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Default Fallout 3 - Game Informer Unlimited Summary @ NMA

June 20th, 2007, 04:32
Game Informer has released some exclusive Fallout 3 content through their subscriber-only Unlimited system but, fortunately, NMA has a handful of key quotes and a summary of a video interview with Todd Howard and lead artist Istvan Pely.
The first part is reader questions answered by Game Informer's Matt Miller:
Q: Is the game turn based or real time?
AND
How’s the V.A.T.S. combat system work again?

A: I talk about this a good bit in the July magazine article, but to be clear, Fallout 3 plays in both real time and a paused tactical combat mode. It’s not really turn based, however. Instead, you can pause the real-time action in order to make aimed ranged or melee attacks on your opponents, smashing their legs to slow them down, or perhaps shooting an arm to hurt their weapon aim. Like in the original Fallout games, doing these aimed shots take action points, but since there are no turns, those AP recharge over time after unpausing the game. You can shoot in real time, but that will then slow your recharge rate. In practice, this means players have the option to play the game very much like an RPG, but with a good bit more action than traditional RPGs. Are there other details to the way this system works? Almost definitely, yes. Do we know all the answers to how V.A.T.S. works after seeing it in one demo? No. We’re waiting just like you to find out more.
…and one more:
Q: Can you play the game without doing any combat?
A: I never got a hard and fast answer on this point, though I did ask the development team about it. On a general level, they did say that they’re trying to build multiple solutions into almost any quest or situation you encounter, and that using stealth and diplomacy were very useable routes to overcome different obstacles. Whether you’ll be able to play through the whole game without committing any violence is a point they’re still hammering out, to my memory.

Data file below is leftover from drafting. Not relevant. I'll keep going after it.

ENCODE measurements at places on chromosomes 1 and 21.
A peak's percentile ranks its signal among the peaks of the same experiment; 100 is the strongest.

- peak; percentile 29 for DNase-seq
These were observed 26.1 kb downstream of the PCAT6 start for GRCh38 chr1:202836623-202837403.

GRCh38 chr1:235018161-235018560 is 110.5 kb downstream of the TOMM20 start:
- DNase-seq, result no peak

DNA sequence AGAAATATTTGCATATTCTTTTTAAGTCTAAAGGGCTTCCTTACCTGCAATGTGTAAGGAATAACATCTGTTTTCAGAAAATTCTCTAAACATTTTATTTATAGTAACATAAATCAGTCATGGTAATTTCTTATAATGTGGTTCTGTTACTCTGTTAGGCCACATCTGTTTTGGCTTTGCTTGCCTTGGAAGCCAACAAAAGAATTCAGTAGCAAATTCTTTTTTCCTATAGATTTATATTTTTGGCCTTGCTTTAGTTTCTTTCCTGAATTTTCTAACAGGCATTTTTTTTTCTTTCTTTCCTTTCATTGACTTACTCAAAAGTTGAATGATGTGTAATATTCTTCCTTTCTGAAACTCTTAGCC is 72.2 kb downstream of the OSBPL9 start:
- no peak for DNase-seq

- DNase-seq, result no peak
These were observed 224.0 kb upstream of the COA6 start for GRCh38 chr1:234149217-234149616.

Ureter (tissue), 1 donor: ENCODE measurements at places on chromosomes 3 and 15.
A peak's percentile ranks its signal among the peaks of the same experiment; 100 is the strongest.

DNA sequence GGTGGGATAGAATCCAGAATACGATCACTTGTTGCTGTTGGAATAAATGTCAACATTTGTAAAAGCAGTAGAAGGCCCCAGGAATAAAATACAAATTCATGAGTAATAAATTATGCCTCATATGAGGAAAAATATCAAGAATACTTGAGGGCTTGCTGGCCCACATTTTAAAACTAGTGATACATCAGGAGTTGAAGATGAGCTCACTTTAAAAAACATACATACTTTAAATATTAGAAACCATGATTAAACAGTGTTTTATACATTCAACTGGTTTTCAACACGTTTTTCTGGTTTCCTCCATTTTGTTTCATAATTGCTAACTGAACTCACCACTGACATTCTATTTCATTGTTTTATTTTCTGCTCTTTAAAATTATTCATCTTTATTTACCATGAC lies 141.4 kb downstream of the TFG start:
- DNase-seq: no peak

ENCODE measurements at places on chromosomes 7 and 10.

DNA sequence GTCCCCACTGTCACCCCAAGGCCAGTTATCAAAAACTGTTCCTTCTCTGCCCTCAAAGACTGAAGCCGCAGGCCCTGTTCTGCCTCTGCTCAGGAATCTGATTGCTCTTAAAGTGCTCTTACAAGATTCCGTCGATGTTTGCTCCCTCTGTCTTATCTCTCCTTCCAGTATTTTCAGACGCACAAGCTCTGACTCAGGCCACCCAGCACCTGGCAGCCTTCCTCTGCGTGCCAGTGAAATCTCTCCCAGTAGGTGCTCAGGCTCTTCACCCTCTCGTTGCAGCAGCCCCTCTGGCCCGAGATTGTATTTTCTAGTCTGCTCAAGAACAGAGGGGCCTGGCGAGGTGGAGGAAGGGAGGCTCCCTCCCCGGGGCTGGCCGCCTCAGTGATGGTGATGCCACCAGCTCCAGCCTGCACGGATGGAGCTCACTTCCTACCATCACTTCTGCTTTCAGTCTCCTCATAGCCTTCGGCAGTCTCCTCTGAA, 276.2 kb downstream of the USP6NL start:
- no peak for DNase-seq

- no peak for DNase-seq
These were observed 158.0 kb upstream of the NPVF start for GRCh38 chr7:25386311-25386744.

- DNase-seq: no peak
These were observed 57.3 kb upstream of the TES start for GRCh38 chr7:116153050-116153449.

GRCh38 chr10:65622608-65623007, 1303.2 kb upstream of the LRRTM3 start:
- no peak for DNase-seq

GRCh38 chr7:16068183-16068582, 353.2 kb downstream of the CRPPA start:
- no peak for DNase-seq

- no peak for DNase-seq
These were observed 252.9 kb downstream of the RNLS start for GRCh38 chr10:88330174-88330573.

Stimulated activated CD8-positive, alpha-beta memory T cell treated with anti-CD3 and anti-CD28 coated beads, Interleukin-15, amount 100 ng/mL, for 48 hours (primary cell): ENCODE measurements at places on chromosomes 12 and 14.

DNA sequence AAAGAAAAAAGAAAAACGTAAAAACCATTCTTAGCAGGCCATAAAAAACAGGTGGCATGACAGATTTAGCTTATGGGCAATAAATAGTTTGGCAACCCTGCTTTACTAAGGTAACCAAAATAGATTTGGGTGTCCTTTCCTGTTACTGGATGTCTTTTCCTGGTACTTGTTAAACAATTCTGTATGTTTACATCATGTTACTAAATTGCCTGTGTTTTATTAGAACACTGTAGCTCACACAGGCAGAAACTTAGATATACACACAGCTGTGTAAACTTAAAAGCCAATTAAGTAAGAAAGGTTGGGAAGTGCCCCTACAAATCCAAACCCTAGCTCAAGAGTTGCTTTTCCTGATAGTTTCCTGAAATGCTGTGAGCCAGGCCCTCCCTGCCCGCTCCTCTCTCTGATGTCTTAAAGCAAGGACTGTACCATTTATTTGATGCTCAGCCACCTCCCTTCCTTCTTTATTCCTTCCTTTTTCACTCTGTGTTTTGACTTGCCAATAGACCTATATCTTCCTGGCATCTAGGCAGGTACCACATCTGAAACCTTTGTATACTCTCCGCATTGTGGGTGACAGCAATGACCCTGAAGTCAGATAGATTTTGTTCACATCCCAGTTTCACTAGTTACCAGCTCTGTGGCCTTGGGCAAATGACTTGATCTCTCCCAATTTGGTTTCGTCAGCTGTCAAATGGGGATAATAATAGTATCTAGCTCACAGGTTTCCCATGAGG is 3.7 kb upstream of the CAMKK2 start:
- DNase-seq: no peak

Head over for a couple more including some details on the camera and the video interview summary.
More information.

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June 20th, 2007, 04:32
I thought the more important quote was this one;
Q: Is this another Oblivion but with a Fallout theme?
A: In short: no. Sure, Fallout 3 plays primarily from a first-person perspective like Oblivion, and conversations with NPCs use a similar style of dialogue tree, but combat, questing, character creation and most importantly the tone and style of the gameplay shares more in common with Fallout 1 and 2 than Oblivion.
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June 20th, 2007, 05:31
Eh, I'm stuck on the VATS thing and I didn't want to steal all your stuff.

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June 20th, 2007, 05:37
Originally Posted by Dhruin View Post
Eh, I'm stuck on the VATS thing and I didn't want to steal all your stuff.
Do you understand how VATS works now?

Straight-up RTwP, baby!
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June 20th, 2007, 05:37
Originally Posted by Brother None View Post
but combat, questing, character creation and most importantly the tone and style of the gameplay shares more in common with Fallout 1 and 2 than Oblivion.
Given what we already know, I also don't see how they can claim the two things that I've bolded.

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June 20th, 2007, 06:42
The VATS seems a bit strange but to be fair it will have to be experienced before one can pass judgment.

conversations with NPCs use a similar style of dialogue tree
Oh God, I hope they don't include any asinine minigames.
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June 20th, 2007, 07:35
Originally Posted by Brother None View Post
Do you understand how VATS works now?

Straight-up RTwP, baby!
Errrrr, no it's not. In the VATS system action can actually occur while the game is paused, you do not have to unpause the game to see the result.